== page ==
Facebook will soon have an application store...well, not exactly. Facebook will soon have an application repository. A display showcase. Those are probably more apt descriptions of what the social giant will unveil with App Center. Essentially, Facebook will turn itself into an application hub - a traffic director for social apps and games across any device and any platform. This is not the rumored “end-run around Apple’s App Store” that many talk about; rather, App Center is a unique proposition, and one that is 100% Facebook.
the “social graph” on the Web existed before Facebook, but the company has taken the idea to a whole new level.To understand where Facebook is coming from with App Center, it helps to know the company’s modus operandi to this point in its history. Facebook is built around two central principles: the browser and sharing. The browser is what Facebook is built upon, even for its native (hybrid) apps. Sharing is the core philosophy of Facebook, as everything it does has to be social in one way or another. The concept of
In many ways, the App Center was destined to be built one way or another since 2007. When we look back 20 or 40 years from now, we will note that 2007 was the year in which two very big things happened: Facebook opened its platform to be built upon, and Apple released the iPhone.
Our current era of Web technology and innovation is built upon three principles: the cloud, social sharing and smart mobile devices. While we cannot point to one distinct event that signifies the rise of the cloud (an old concept that has taken on new meaning in the last several years), the iPhone and the Facebook platform are seminal moments that point to the kind of software that is being built today.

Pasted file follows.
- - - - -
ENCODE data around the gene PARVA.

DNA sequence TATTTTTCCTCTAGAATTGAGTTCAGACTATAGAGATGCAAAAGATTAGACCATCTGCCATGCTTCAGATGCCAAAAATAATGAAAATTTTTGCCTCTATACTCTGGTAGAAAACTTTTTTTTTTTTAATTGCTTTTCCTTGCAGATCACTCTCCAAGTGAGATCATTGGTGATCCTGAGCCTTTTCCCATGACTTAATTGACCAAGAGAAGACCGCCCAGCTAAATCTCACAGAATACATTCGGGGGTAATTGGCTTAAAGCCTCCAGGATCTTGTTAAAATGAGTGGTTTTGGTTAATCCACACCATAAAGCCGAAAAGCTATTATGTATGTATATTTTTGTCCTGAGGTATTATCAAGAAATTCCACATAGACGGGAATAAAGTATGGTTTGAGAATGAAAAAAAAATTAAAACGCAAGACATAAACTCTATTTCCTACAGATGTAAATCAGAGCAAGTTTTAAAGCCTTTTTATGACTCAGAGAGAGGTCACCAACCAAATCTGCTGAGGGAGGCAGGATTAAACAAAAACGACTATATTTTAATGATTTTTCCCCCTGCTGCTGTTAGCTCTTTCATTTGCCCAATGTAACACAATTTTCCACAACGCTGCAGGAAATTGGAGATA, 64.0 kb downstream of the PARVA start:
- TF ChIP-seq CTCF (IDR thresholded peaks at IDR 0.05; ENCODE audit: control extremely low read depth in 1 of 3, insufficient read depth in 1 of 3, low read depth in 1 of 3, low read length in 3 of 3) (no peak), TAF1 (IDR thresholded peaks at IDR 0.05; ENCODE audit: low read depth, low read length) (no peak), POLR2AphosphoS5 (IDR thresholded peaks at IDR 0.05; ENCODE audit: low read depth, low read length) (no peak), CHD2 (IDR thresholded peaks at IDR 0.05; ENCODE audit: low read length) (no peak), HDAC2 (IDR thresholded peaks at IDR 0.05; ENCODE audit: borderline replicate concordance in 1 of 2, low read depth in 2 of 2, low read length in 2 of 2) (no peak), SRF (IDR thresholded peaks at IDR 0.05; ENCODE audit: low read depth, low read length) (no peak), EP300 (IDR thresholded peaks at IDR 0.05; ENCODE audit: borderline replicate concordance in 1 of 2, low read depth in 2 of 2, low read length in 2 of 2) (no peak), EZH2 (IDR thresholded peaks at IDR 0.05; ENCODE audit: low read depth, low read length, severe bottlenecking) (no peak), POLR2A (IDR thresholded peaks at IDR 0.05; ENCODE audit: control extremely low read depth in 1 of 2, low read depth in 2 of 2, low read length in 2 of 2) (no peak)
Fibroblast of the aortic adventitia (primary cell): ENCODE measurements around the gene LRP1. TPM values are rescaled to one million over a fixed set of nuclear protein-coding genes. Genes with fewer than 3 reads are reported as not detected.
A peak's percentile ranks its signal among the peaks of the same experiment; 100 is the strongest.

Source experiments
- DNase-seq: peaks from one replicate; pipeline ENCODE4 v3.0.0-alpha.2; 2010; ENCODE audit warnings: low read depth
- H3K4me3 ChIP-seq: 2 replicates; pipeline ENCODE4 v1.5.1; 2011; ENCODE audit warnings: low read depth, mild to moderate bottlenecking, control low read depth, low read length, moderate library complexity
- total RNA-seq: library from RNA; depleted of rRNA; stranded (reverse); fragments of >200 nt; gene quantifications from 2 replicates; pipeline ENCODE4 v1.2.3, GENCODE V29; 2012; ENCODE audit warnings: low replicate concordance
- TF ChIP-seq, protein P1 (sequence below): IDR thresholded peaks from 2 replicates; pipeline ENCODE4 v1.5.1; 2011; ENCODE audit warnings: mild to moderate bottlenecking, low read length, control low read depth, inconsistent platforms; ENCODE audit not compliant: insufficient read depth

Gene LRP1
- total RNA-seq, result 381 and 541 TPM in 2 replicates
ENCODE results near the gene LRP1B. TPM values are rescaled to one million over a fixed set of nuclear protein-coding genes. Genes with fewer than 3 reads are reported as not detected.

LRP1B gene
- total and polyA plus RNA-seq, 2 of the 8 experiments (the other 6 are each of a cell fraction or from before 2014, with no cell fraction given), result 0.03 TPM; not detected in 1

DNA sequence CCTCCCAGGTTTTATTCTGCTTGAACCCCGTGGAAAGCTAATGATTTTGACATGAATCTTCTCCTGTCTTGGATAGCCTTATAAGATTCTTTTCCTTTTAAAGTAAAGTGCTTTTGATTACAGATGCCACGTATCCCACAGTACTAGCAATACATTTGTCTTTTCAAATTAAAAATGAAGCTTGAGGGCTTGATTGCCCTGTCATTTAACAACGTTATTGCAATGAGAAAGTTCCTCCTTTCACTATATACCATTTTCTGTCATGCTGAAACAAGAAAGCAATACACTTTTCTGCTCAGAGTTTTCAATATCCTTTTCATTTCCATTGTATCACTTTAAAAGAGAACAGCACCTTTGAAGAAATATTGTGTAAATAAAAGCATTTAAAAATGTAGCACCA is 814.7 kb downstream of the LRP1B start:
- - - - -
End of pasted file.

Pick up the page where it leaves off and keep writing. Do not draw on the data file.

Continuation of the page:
What App Center does is aggregate the mobile and social applications that are the result of those trends that were started in 2007. For Facebook, it hinges on the ability to tie mobile applications and websites to its platform. That is a key concept for Facebook. App Center is not just some application repository for any app that can be found on iOS, Android, Facebook or the mobile Web. Facebook is aggregating its own ecosystem into a destination that is (in theory) easy to use and easy to find.
That is why we see some strict guidelines in what will be found in the App Center. Any iOS, Android or Web app that is listed in Facebook’s repository must use Facebook as its login credential and have a Facebook Page specifically designed for App Center. Facebook will review any app submitted to App Center for quality - but also to measure how social the app is. This is not like Apple’s review process for apps submitted to its App Store. Apple is looking to make sure apps have appropriate content, do not contain malware and meet the company’s (sometime absurd) policies. Facebook is looking to showcase apps that highlight Facebook.
Facebook has permeated itself as one of the backbones of the Web. The social graph and its new Open Graph are embedded into hundreds of millions of websites for users to like, recommend and share. By doing this, Facebook has successfully infiltrated the plumbing that supports the Web that people see everyday. It is the same with mobile; Facebook apps are not contained just to the Facebook platform. Social apps are tied to the platform but also reside within every app store that serves mobile devices, from Apple’s App Store, Android’s Google Play, the Windows Phone Marketplace, BlackBerry App World, Getjar or the Amazon Appstore. As a result, Facebook is ever-present, both on the Web and on mobile.
And that is why App Center will work. Facebook does not need to create an app store where it sells only mobile Web apps that work on its platform. App Center is more of a display showcase than a store. It redirects users to whatever app store or mobile Web application they may want. Some might think it is counterintuitive for Facebook to send traffic away from its own website, but the fact of the matter is that nobody ever leaves Facebook. It goes with the user wherever they are. By sending traffic to the App Store and Google Play, Facebook is guaranteeing that users will still, in one form or another, be tied to Facebook.
We will see how this works when App Center is rolled out to Facebook’s hundreds of millions of users. Down the road, Facebook could eventually decide that App Center is better suited not sending users to the App Store and Google Play and creating a marketplace that is only for HTML5-based Web apps tied to Facebook’s platform. While that would help centralize and define Facebook’s mobile presence, that would be counter to Facebook’s longtime approach of being everywhere, all the time.